Too small, the pro scouts sniffed, too slow.
But what they didn't account for is that he was too good – and too determined – not to play in the NHL.
And lo, here he is: David Desharnais, double-D, an undrafted master illusionist whose craftiness and pluck have vaulted him from the minors to the Montreal Canadiens' top-producing forward line in less than 12 months.
At 5 foot 7 he may not have the size of a Ryan Getzlaf. He may not have the goal-scoring touch of a Steven Stamkos or Matt Duchene's speed.
Then again, Desharnais has a surfeit of smarts, desire to burn and the advantage of being an outrageous bargain for a top-two centre (he will make $850,000 U.S. this year and next).
Coupled with the fact that it took him until the age of 24 to get his name on the marquee lights, Desharnais has something like an every-man quality.
After he started making NHL money last year, following 3 1/2 seasons in the minors, he indulged in the purchase of a condo – in the 'burbs.
"I'm not much of a city guy," he said. "Besides, have you seen the real-estate prices in Montreal?"
Desharnais also delivered some important news to his mother, Gaëtane, who has spent much of her working life toiling in kitchens or cleaning offices.
"I said to her that she's worked hard enough, and now it's time to stop," he said in an interview. "You could say I retired my mum."
There may be more room in the budget for a few luxuries before too long.
Desharnais has become the Habs' go-to guy for instant offence, and he has vastly improved his faceoff ability and defensive game, earning public plaudits from coach Jacques Martin. He showed why in a game against the Flyers on Thursday.
After leaving Philly's Max Talbot for dead with some quick footwork behind the net, Desharnais glided into the slot, waited, waited, and snapped the puck home through a tangle of much larger bodies.
Later, on the power play, he faked a shot and made a no-look, tape-to-tape dish to linemate Max Pacioretty, whose one-timed pass to Erik Cole swiftly found itself in the net.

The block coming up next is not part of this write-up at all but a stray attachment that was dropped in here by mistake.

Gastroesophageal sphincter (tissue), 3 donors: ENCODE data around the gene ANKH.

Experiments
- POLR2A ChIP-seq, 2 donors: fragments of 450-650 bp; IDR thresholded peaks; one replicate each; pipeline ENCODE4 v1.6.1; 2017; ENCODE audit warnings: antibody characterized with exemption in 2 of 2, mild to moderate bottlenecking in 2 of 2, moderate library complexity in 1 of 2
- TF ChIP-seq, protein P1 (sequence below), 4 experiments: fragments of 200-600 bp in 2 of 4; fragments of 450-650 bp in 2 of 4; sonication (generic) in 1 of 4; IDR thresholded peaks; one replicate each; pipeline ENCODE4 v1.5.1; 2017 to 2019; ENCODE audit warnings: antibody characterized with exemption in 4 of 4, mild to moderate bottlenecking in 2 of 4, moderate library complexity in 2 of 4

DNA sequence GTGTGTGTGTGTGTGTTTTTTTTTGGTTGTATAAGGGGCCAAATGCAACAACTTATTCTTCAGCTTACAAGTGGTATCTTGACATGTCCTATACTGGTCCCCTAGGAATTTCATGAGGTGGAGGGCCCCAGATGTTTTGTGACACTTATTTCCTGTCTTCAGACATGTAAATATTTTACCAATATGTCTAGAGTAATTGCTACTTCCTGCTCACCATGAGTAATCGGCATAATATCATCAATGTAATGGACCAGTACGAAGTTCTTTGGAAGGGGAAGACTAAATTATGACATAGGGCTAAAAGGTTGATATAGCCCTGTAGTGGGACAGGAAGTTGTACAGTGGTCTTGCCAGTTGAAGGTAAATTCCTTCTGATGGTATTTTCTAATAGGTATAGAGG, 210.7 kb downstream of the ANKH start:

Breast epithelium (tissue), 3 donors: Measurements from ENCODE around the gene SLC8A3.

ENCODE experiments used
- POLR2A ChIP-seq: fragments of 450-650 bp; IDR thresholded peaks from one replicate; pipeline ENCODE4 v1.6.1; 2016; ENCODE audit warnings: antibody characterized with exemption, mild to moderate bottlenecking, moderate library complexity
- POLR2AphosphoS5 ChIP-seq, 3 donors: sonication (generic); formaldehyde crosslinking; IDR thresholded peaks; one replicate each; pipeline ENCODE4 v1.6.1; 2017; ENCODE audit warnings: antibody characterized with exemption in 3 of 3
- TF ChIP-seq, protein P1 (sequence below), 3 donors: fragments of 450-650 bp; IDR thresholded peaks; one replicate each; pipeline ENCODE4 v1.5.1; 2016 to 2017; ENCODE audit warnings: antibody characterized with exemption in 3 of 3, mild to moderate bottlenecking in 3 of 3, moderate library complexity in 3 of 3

"Think it's about time he had his chance?" said Habs winger Mathieu Darche. "His line is the most dangerous line every night, and it all goes through him. I said last year in training camp that he was already our best guy below the goal line. I always knew he was good enough, it was a question of getting the opportunity."
And that opportunity, which also required a long-term injury to veteran Habs centre Scott Gomez, was a long time in the making.
The 25-year-old Desharnais grew up in Laurier-Station, Que., a hamlet 50 kilometres west of Quebec City. He was the youngest of three children. His father, Gilbert, used to make an outdoor rink for the children to play on (Gilbert and Gaëtane split some years ago).
It was there that Desharnais says he learned the game, mostly from his brother Stéphane.
"[Stéphane]never had the greatest skills, but he used to take me out to play with his friends, so I was always playing with older kids. They showed me all sorts of little things, tricks and stuff. He knew I was better than he was," laughed Desharnais, who talks to his brother almost daily and calls him after games.
When Desharnais was in grade school, Stéphane went to Wilcox, Sask., to study and play hockey at Father Athol Murray's fabled College of Notre Dame.
Little brother had thoughts about following in those footsteps, but was picked 20th overall in the 2003 Quebec Major Junior Hockey League draft by the Chicoutimi Saguenéens and opted for major junior (Sidney Crosby was the first overall pick that year; Pittsburgh defenceman Kris Letang went a few picks after Desharnais).
Despite a stellar junior career, there were no takers in the NHL draft, although he eventually got a tryout at the Habs' rookie camp in 2007.
From there, Desharnais earned a two-way minor-league contract and was assigned to the Cincinnati Cyclones of the East Coast Hockey League.
After a slow start, he ripped up the ECHL to the tune of 106 points in 68 games and won a league championship. His apprenticeship continued in the AHL with the Hamilton Bulldogs under coach Guy Boucher, now of the Tampa Bay Lightning.
When he finally earned a full-time call-up last Christmas – he had played a handful of games in 2009-10 – Desharnais started slowly, but quickly found his rhythm and scored 22 points in 43 games.
"He's so smart out there," said Pacioretty, who also played with Desharnais in the minors and has 11 goals this year. "I think it's hilarious that people don't talk about him as one of the best players they've seen in Montreal for a good while."
Cole, the third member of the so-called Two-and-a-half Men Line, leads the team with 12 goals, including four in four games.
Since the trio were thrown together three weeks ago, they have been Montreal's best (some would say only) and most consistent source of points.
And to those who say Desharnais can only express himself because he's playing with beefy wingers who also happen to be the Habs' best scorers?
"You could argue Max and I have benefited from playing with him just as much," said Cole. "The more you play with him, the more you see just how much he does at a high level."
As the traffic thickens in the playoffs, a player who weighs only 175 pounds may find it harder to create space, but life has taught Desharnais to never expect anything to be easy.